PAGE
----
NASA selects four finalists for next Discovery mission

James Marshall
February 16, 2020

Two of the scientific teams have their sights set on Venus, one is focused on Jupiter's highly volcanic moon Io, and the last is targeting Triton, a moon of Neptune. NASA will choose up to two of the missions for improvement in 2021.

NASA has selected four proposed missions, spread out across the solar system, for further review in its hunt for the next big planetary science missions. "Researching any one of those celestial bodies can help unlock the secrets of the way that it, and many others like it, was from the cosmos".

The four investigations were selected as part of NASA's Discovery Programme that invites scientists and engineers to assemble a team to design exciting planetary science missions that deepen what we know about the solar system and our place in it. NASA's Voyager 2 mission showed that Triton has active resurfacing-generating the second youngest surface in the solar system-with the potential for erupting plumes and an atmosphere.

VERITASThe VERITAS Venus orbiter mission.

In the DAVINCI + mission, the atmosphere of the planet will be analyzed to see if Venus has an ocean before. This will advance understanding of the formation of terrestrial planets.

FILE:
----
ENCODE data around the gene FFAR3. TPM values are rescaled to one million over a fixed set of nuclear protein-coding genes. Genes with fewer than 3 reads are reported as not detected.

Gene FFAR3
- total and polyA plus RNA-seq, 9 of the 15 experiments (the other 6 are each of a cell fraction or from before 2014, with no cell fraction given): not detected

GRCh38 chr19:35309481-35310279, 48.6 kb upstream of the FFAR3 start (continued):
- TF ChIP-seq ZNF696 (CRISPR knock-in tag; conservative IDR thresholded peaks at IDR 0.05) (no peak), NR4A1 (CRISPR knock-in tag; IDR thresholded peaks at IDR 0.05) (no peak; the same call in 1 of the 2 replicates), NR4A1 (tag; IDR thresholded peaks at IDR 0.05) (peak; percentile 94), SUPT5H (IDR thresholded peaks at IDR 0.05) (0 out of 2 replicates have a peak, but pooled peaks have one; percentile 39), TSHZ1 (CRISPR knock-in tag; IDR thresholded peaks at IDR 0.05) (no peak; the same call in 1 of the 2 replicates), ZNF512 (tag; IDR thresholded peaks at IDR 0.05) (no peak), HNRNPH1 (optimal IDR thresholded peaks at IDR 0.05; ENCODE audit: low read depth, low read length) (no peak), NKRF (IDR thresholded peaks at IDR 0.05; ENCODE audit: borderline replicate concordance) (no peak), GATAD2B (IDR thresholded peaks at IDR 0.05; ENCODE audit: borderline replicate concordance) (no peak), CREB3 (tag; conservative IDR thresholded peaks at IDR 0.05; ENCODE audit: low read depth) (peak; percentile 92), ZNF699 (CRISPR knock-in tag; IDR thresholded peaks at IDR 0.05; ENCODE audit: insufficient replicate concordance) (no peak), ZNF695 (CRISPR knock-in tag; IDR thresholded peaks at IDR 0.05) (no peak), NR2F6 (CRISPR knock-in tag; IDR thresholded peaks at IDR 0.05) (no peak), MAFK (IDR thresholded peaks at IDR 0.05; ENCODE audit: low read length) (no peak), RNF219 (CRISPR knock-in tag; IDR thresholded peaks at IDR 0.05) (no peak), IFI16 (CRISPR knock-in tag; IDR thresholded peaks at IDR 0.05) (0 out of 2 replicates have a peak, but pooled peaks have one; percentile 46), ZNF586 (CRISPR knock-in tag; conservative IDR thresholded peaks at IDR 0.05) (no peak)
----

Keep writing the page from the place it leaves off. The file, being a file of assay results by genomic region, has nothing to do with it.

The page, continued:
In the Io Volcano Observer mission, work will be conducted on Jupiter's satellite Io to learn how the tidal forces shape the planets. DAVINCI+ has Jim Garvin of NASA's Goddard Space Flight Center as its principal investigator.

The VERITAS (Venus Emissivity, Radio Science, InSAR, Topography and Spectroscopy) mission will be mapping the surface of Venus from the orbit in order to figure out more about the planet's geologic history and to conclude if volcanoes and plate tectonics from the planet are active in the present.

The principal investigator of the IVO mission would be Alfred McEwen of the University of Arizona in Tucson, but it would run out of Johns Hopkins Applied Physics Laboratory. TRIDENT, on the other hand, aims to explore Triton to understand how habitable worlds may develop at tremendous distances from the Sun. The flyby mission would map the moon's surface, and would look for clues as to whether the moon really has a predicted subsurface ocean. It would also track infrared emissions so that NASA can get a better idea of Venus' geology.

These four proposed missions were chosen from submissions made in 2019. More precisely, NASA dubbed these future explorations as "Discovery missions".

13 it selected four finalists in the next round of the Discovery program from an unspecified number of proposals submitted last summer. The Discovery Program was started by NASA to allow scientists to explore and pitch focused projects that can be implemented at low costs.

Other reports by Click Lancashire

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